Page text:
Why Payer Mix AR Performance Targets Matter
Hospital margins rely on accounts receivables (AR) resolution. Without it or if it even slows down, hospitals and health systems cannot operate efficiently. Because every hospital relies on fast turnaround of the revenue gained from charging patients for service, it’s vital that it knows its payer mix AR performance targets.
A common question asked among hospital leaders is: How are your days performing? It’s clear that a key measurement in determining how well a hospital is performing depends on its gross AR days outstanding. While AR days outstanding are facility-specific, it is still the life blood to each hospital. So, how can hospital leaders discover their hospital’s payer mix AR performance targets?
How to Determine Your Payer Mix AR Performance Targets
Before 2009, there wasn’t a data-driven way for hospitals to determine what their target AR days should be. It was then that QHR’s Dan Hobbs, Sr. Consultant, Revenue Cycle, designed the AR Days Target Calculation Tool to help acute care facilities determine their days.
If hospital leaders would like to calculate their AR days target based on revenue, Dan recommends doing the following exercise within an Excel spreadsheet. It will determine a potential target in a best-case scenario and help them discover the gap between it and their actual gross AR days outstanding. Improving the gap is critical to every hospital or health system’s efficiency.
First, hospital leaders must identify the five major groups: Medicare (traditional Medicare only), Medicaid (traditional Medicaid only), Managed Care (BC, Medicare and Medicaid replacement plans, contracts, etc.), commercial (non-governmental, non-contract) and self-pay. Each group will have a specific service-to-pay timeline with Medicaid being the only exception for varying days because it can differ from state-to-state.
Managed Care service-to-pay days depend on the hospital contracts and can range from 30 to 45 days. Commercial is governed by state prompt payment rules, since there isn’t a federal rule. For self-pay, the service-to-pay timeline is based on the assumption it can take 120 days to resolve an account and a small number of accounts will be set to some reasonable payment plans over time. The self-pay payer mix can depend on whether the state chose to expand Medicaid under the Affordable Care Act (ACA). States have a reduction in self pay if Medicaid was expanded.
The suggested respective timelines are the following:
Next, hospital leaders can go ahead and enter their payer mix, ensuring the five percentages total up to 100% of that last 12 months gross revenue. Payer mix is calculated from the last 12 months of gross revenue and can be categorized to the best possible pay time. The distribution will make up Payer Mix 1-5 groups.
Then, they’ll want to multiply the service-to-pay number by the payer mix percentage to reach their factor. Each factor, or weight, will vary greatly based on the two numbers used for multiplication. Finally, add all the factor numbers together to discover the best possible gross AR days target.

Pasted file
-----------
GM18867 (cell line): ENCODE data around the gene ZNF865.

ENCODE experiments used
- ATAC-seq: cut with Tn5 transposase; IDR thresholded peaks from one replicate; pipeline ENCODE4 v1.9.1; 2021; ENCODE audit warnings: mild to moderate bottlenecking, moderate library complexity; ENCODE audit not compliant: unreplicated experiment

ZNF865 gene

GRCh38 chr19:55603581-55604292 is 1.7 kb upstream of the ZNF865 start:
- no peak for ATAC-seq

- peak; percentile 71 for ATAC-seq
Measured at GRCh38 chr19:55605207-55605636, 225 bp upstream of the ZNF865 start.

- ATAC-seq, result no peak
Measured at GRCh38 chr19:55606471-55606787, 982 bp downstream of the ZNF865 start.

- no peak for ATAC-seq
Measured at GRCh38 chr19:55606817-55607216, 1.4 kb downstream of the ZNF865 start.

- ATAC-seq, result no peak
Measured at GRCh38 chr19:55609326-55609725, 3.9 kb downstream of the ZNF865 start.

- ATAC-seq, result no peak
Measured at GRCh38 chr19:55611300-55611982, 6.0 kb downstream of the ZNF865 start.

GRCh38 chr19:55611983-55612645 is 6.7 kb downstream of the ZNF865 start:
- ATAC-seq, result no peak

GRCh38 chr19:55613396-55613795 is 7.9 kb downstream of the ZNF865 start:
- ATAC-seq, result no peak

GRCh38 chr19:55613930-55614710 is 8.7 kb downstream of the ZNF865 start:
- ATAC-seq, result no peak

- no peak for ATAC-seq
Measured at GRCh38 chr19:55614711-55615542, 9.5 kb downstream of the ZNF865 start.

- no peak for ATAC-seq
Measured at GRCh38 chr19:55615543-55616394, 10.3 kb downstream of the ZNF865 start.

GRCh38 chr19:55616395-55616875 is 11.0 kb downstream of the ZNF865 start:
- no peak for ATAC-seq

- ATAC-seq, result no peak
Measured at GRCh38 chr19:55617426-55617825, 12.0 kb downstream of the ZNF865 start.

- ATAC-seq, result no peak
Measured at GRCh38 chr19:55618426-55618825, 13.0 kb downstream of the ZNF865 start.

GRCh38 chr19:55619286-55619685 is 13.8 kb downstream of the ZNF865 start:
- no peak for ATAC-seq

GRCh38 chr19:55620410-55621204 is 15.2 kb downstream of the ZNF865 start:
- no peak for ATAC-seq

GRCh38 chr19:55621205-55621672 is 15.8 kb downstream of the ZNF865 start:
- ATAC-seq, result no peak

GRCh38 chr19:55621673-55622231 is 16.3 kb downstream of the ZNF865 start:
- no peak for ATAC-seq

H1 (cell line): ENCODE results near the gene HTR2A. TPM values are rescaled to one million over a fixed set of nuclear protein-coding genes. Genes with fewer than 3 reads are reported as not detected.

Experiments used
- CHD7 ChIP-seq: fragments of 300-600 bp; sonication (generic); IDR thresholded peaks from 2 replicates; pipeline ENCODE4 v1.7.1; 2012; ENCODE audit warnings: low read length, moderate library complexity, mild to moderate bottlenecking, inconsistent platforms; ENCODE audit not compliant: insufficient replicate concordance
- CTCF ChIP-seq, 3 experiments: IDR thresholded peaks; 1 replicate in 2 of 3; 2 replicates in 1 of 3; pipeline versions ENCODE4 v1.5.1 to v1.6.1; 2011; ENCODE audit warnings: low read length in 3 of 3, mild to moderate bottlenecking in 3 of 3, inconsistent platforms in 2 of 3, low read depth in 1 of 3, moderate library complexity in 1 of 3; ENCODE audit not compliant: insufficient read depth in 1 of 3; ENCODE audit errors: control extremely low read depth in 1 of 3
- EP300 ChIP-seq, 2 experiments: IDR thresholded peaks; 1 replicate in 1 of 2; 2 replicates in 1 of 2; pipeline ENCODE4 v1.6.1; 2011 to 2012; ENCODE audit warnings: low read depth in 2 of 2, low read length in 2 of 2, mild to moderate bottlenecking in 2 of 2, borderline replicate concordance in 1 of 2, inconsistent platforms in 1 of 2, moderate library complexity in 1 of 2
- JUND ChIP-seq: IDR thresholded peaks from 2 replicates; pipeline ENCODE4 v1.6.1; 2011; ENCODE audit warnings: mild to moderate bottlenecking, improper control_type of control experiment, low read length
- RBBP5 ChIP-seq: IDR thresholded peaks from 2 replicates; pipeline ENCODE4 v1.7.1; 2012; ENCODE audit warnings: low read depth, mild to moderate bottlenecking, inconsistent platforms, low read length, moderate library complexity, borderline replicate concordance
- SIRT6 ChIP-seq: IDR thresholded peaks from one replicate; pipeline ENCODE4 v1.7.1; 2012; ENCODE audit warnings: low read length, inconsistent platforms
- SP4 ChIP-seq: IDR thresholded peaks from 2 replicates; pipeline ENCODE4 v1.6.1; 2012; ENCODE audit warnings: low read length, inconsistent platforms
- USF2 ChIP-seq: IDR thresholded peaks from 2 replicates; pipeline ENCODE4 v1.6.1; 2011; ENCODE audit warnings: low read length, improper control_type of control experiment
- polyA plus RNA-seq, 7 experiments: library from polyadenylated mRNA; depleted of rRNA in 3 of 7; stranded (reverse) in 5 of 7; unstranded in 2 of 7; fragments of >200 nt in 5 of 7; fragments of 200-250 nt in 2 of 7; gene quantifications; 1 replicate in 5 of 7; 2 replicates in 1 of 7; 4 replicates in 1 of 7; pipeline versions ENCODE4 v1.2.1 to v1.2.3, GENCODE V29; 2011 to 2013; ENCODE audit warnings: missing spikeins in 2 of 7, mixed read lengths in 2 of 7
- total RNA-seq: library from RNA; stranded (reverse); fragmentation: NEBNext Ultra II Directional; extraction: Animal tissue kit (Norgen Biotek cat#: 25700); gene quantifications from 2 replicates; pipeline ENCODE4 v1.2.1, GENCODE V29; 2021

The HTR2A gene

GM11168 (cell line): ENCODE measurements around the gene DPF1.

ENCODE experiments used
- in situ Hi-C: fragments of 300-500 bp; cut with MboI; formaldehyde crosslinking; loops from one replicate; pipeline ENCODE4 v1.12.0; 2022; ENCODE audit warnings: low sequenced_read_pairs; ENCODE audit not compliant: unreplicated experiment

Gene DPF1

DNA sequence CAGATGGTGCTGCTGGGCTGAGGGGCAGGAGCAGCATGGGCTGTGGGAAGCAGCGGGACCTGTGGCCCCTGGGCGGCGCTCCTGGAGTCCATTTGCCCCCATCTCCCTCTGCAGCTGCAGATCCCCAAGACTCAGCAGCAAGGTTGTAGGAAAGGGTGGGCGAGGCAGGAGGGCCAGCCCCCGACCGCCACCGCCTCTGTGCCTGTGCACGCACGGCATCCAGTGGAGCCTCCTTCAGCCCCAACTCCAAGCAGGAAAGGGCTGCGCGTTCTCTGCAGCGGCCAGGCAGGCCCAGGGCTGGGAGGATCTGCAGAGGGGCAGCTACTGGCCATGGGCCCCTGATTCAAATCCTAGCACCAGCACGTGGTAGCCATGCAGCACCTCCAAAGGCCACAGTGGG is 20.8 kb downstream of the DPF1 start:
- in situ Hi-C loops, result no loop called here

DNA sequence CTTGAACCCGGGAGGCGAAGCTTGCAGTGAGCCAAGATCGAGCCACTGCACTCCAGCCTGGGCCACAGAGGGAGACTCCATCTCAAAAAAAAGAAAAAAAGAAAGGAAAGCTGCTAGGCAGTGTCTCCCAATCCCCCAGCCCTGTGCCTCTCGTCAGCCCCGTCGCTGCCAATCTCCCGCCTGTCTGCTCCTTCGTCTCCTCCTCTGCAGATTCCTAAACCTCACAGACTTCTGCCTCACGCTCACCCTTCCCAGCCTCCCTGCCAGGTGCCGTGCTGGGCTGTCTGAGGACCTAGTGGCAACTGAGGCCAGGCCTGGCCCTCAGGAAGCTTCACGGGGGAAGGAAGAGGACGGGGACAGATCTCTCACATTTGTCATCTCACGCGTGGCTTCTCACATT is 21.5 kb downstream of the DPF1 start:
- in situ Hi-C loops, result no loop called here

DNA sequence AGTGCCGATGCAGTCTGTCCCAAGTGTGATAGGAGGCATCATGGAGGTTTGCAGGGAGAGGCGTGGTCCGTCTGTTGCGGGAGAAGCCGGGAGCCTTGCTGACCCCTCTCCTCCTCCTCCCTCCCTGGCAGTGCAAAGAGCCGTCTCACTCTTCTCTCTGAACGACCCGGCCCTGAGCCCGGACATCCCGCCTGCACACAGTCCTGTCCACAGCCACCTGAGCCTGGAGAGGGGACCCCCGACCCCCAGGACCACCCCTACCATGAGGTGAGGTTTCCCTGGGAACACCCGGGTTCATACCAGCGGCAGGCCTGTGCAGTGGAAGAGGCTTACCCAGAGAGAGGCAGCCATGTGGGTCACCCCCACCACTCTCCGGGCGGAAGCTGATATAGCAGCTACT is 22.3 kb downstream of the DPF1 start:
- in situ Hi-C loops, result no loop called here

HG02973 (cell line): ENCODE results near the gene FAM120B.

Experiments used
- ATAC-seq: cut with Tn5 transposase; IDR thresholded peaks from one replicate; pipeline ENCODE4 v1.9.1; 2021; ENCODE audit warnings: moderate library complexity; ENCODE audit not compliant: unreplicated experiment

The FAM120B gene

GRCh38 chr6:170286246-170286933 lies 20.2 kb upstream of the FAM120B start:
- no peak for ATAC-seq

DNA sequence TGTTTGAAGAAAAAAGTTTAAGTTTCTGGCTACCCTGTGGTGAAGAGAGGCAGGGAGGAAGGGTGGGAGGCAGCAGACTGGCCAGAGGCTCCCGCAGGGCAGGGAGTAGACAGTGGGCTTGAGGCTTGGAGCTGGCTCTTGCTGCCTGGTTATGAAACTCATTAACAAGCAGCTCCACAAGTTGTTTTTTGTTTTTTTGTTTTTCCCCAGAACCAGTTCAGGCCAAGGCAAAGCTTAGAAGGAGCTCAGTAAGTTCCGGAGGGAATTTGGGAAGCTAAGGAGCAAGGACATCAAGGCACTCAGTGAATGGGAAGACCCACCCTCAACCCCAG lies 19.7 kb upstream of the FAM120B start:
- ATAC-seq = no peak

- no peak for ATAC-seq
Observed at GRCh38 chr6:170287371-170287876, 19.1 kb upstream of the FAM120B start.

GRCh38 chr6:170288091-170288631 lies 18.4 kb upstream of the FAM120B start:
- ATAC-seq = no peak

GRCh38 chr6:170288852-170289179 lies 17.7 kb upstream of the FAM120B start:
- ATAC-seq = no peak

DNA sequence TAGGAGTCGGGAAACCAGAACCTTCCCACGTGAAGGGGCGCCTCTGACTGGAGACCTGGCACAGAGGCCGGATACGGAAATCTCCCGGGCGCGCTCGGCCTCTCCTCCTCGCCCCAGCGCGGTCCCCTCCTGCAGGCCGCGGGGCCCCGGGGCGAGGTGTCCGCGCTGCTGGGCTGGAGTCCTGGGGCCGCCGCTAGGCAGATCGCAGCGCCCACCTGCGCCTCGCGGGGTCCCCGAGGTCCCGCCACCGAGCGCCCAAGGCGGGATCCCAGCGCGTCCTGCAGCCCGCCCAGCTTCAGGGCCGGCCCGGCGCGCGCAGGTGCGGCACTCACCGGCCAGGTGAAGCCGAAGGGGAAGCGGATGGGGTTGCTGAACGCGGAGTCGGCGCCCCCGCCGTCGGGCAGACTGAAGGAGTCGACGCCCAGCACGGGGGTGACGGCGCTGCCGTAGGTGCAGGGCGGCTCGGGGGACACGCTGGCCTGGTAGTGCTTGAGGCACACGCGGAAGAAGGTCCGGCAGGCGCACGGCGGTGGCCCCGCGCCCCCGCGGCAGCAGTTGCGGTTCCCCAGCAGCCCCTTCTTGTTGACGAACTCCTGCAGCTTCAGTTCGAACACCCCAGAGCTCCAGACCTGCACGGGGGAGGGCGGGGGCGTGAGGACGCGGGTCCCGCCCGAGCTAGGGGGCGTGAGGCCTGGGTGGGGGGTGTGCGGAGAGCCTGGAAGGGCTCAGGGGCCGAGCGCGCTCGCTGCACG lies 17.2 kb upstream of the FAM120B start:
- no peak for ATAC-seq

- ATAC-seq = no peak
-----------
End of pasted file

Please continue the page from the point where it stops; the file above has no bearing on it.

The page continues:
If their revenue report does not easily roll revenue into the five described Payer Categories, they can use the payer grouping example below.
Disclaimer: Determining payer mix AR performance targets with this exercise was designed for acute care facilities. It was not designed for physician practices or sub-acute facilities.
What Your Gross AR Days Target Means for Your Organization
Every acute care facility is different and performance targets are specific to them. Although there isn’t a true standard of what the best possible gross AR days should appear for all hospitals, the national average is less than 50 days while 70 days or more means a hospital isn’t performing well.
No matter a facility’s size or location, the best practices to achieve good AR performance remain the same because payer mix is the primary driver of the best possible gross AR days target.
Once an acute care facility knows its Payer Mix, it can follow these best practices to close the gap between current AR performance and the best practice target:
It’s true that the quicker the service-to-pay timeline is, the more stable a hospital can be through favorable cash flow. Many times, before hospital leaders do this exercise, they don’t realize there’s a gap between their best possible gross AR days compared to their actual AR days outstanding. Once they do, they can decide what to do to close the gap.
For example, hospitals can typically get a claim to a payer within five days of service. But, if it takes 20 days to get it out, the hospital is already behind 15 days. By discovering that gap, they can now deploy more staff or technology to get claims out sooner and reduce their gross AR days outstanding.
How QHR Can Help
The question, “How are your days performing?” shouldn’t worry any hospital leader. Even though it can be overwhelming for hospitals and health systems to try and reduce their gross AR days outstanding, it is possible.
At QHR, we’re committed to working with facilities to help them develop their own targets and gain even greater hospital efficiency. If you’re a hospital leader and would like to learn more about calculating and reaching your best possible gross AR days target, contact Dan Hobbs, Sr. Consultant, Revenue Cycle, at firstname.lastname@example.org or David Jensen, Principle, Revenue Cycle at email@example.com today. And, if you’d like to learn more about our Revenue Cycle Solutions, click here.